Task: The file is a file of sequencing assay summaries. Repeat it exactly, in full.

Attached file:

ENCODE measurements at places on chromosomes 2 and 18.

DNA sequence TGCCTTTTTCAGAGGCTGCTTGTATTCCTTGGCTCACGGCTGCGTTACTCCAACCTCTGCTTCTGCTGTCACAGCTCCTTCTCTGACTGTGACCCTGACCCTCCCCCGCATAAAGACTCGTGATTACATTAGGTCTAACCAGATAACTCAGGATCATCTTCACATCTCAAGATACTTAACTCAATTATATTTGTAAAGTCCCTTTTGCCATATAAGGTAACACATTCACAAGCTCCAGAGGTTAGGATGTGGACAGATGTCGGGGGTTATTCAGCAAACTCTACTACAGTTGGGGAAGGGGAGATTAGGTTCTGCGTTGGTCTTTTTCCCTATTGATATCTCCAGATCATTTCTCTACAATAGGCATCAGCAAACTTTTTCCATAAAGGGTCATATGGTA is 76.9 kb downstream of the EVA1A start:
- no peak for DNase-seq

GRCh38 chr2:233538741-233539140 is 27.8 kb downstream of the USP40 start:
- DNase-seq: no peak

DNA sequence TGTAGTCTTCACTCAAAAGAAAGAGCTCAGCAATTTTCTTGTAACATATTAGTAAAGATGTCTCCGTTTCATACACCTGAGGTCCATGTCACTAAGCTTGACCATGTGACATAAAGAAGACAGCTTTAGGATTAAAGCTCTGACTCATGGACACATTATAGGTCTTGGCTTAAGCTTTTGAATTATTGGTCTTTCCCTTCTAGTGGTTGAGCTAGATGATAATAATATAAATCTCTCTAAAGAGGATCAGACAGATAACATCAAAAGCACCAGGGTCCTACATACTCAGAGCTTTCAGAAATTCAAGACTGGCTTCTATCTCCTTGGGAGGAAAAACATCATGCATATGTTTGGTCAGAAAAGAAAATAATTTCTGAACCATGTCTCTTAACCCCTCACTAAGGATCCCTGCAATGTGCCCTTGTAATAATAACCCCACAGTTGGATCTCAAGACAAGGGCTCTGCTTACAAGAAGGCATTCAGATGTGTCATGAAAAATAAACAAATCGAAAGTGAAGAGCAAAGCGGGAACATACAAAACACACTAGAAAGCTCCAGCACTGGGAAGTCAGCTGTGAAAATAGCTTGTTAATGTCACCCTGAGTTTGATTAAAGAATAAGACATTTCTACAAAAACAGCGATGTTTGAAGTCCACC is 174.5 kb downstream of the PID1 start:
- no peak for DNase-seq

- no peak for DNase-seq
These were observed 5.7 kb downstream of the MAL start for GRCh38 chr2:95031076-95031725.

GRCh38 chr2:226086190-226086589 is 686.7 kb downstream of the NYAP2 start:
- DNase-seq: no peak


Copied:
ENCODE measurements at places on chromosomes 2 and 18.

DNA sequence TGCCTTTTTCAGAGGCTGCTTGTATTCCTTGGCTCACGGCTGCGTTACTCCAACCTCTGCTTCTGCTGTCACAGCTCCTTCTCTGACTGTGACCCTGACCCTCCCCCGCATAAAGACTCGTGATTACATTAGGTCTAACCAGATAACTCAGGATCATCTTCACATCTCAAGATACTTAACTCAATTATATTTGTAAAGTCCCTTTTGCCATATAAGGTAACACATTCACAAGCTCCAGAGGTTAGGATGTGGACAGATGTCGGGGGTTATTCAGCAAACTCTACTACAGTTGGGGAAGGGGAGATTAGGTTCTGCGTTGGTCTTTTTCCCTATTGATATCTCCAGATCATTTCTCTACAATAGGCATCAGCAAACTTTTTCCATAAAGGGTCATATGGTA is 76.9 kb downstream of the EVA1A start:
- no peak for DNase-seq

GRCh38 chr2:233538741-233539140 is 27.8 kb downstream of the USP40 start:
- DNase-seq: no peak

DNA sequence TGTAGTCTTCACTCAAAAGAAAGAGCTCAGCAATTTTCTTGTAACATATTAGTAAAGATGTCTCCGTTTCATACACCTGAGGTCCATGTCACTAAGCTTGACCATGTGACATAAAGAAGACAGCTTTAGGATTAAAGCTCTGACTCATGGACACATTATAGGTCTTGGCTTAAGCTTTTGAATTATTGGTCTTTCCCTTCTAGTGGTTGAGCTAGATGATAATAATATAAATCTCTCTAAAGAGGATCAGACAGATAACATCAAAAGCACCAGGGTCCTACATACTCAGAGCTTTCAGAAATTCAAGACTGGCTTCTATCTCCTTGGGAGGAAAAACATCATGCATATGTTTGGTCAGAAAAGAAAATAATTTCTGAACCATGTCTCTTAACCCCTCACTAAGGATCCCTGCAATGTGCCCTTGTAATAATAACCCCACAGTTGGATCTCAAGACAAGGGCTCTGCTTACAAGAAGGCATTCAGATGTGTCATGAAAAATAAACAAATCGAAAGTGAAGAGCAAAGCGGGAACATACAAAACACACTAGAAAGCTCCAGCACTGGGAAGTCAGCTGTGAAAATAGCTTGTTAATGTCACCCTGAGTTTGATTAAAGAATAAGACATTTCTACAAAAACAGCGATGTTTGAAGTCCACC is 174.5 kb downstream of the PID1 start:
- no peak for DNase-seq

- no peak for DNase-seq
These were observed 5.7 kb downstream of the MAL start for GRCh38 chr2:95031076-95031725.

GRCh38 chr2:226086190-226086589 is 686.7 kb downstream of the NYAP2 start:
- DNase-seq: no peak